Spectacled drivers across Britain are risking a fine, driving ban or even prison by not wearing their prescribed distance visual correction when on the roads but many people do not know this, according to new research. Almost half of drivers didn’t realise it was illegal to drive without their prescribed distance glasses or contact lenses and one in four have risked getting fined or banned from driving by not wearing them when driving.
According to new data from The College of Optometrists, the main reasons people didn’t wear them when driving were they simply forgot (36%), they find them uncomfortable (20%) or even that they don’t want to admit they need to wear glasses (14%).
New side-by-side images have been created to show the true impact of common eye conditions, such as cataract, short and long-sightedness, otherwise known as myopia and hyperopia respectively, and glaucoma.
The images raise awareness about how these common eye conditions, if left untreated, can be dangerous to drivers, obstructing their vision and creating hazardous situations.
Dr Paramdeep Bilkhu MCOptom, Clinical Advisor at The College of Optometrists explains why this is such a dangerous thing to do: “At the College we want to strongly urge drivers to wear their spectacles or contact lenses if they have been prescribed for driving. Driving without them, no matter how well you think you can see, is reckless and can put yourself and others in danger. Optometrists will never prescribe glasses or contact lenses if you don’t need them, so refusing to wear them when recommended really is putting other road users at risk.”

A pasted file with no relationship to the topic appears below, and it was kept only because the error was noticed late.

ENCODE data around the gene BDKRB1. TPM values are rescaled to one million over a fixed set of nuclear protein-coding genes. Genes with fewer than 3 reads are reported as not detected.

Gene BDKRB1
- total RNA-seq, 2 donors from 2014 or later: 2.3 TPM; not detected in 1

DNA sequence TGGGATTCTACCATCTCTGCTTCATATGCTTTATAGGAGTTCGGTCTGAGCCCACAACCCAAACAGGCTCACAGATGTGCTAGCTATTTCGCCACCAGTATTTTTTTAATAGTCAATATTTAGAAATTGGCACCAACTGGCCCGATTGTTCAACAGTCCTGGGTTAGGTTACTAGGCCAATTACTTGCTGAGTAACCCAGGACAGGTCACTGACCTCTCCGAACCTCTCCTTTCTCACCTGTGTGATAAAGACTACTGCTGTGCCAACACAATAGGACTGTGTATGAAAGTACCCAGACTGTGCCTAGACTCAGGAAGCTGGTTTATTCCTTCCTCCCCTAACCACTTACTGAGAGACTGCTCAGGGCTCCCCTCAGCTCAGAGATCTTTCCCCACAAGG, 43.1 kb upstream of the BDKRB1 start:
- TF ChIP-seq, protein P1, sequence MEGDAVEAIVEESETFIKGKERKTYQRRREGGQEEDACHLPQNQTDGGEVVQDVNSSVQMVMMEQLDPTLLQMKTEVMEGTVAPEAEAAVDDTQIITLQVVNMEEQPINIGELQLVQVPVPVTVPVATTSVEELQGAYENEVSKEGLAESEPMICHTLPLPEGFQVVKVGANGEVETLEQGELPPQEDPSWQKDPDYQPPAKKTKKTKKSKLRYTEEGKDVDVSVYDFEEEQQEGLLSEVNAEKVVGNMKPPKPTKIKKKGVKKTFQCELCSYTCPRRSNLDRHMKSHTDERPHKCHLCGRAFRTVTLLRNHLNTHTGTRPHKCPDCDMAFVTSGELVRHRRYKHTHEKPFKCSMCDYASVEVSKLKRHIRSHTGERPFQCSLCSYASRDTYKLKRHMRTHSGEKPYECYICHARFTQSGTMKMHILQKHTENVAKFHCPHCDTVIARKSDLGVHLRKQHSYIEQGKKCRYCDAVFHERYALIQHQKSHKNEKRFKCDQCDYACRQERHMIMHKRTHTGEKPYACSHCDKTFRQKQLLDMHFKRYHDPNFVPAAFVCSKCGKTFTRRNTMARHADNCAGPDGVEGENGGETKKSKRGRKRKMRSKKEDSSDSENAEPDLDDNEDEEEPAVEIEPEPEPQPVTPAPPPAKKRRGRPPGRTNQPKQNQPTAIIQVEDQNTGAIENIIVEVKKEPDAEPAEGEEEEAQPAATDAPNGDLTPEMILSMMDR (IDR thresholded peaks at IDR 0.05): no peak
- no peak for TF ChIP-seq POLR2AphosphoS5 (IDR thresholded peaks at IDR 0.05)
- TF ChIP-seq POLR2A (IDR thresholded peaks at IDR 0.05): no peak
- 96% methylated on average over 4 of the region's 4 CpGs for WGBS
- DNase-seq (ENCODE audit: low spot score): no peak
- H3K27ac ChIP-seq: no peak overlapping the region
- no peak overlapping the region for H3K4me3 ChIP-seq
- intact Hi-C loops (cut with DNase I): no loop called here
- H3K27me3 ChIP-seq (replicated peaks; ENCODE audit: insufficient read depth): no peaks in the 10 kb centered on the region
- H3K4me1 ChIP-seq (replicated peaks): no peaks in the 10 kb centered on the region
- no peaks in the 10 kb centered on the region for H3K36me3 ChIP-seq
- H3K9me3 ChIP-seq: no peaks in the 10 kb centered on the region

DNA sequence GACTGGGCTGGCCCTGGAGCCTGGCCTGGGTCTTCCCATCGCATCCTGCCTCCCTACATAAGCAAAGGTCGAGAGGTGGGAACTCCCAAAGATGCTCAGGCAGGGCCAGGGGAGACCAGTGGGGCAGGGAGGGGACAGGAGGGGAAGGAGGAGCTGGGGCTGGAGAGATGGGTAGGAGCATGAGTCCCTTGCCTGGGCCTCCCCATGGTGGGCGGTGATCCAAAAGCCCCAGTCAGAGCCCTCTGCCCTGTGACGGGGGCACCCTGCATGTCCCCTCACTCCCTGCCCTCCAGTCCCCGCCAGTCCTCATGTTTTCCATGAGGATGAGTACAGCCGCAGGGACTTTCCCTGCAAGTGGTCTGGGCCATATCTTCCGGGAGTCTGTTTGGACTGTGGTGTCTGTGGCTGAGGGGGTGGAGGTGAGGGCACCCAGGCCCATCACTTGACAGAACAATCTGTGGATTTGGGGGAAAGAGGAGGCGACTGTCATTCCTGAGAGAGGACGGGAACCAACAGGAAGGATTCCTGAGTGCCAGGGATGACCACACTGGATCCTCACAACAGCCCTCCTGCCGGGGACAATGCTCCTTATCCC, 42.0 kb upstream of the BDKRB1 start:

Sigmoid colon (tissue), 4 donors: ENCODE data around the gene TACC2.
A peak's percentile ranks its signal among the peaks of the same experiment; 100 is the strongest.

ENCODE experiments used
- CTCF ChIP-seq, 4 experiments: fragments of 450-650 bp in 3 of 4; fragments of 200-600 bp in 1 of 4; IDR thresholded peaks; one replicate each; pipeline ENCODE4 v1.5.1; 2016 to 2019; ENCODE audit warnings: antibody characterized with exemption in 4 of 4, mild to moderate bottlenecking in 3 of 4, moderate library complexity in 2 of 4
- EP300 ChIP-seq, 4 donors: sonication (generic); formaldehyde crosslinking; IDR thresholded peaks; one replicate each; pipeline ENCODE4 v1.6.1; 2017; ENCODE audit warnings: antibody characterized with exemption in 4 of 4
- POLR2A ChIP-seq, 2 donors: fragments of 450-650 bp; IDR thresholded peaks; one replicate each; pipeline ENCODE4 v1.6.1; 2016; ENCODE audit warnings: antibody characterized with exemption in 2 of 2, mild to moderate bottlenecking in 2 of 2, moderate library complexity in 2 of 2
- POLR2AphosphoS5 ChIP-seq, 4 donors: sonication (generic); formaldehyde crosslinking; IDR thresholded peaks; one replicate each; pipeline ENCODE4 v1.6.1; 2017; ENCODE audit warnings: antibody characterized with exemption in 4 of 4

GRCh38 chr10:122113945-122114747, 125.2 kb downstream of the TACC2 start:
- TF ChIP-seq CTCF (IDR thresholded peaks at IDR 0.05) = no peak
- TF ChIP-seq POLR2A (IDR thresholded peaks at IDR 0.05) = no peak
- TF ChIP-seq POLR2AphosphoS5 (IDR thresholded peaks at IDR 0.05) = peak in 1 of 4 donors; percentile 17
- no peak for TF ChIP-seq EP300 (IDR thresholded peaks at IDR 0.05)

Eye health doesn’t seem to be at the top of the agenda for over a third (36%) of drivers who say they have never had their eyesight tested specifically for driving and more than 1 in 10 (12%) say they have never even visited an optometrist.
Yet worryingly, some drivers have experienced issues directly due to their poor eyesight. Around a fifth (18%) of people say they have missed a turning because they were unable to see the sign.
There’s no denying that eyesight can be a sensitive subject, particularly among friends and family, and over a quarter (26%) of people say they have felt nervous in a car due to a driver’s eyesight. A fifth (21%) have actively had to remind a driver to put their glasses on.
However, it is encouraging to see that half (50%) of people would feel confident in having an honest conversation and asking a friend or family member to get their eyes tested.
As Paramdeep continues, it is important to have these honest conversations. “I would encourage anyone who’s felt unsafe due to someone’s eyesight to have an honest conversation and prompt them to see an optometrist. We recommend everyone has sight tests regularly, and your optometrist will tell you how often this should be.
There are a host of conditions that can increase with age, including presbyopia (causing long-sightedness), glaucoma and Age-related Macular Degeneration (AMD). Having regular eye exams can help detect these conditions and help manage the symptoms from getting worse. Some of the conditions that can become more prominent with age can impact your sight when driving immensely. The law states you must be able to read a number plate from 20 meters, a condition like myopia that impacts your distance vision may make this impossible. But having the correct prescription will make it clearly visible.”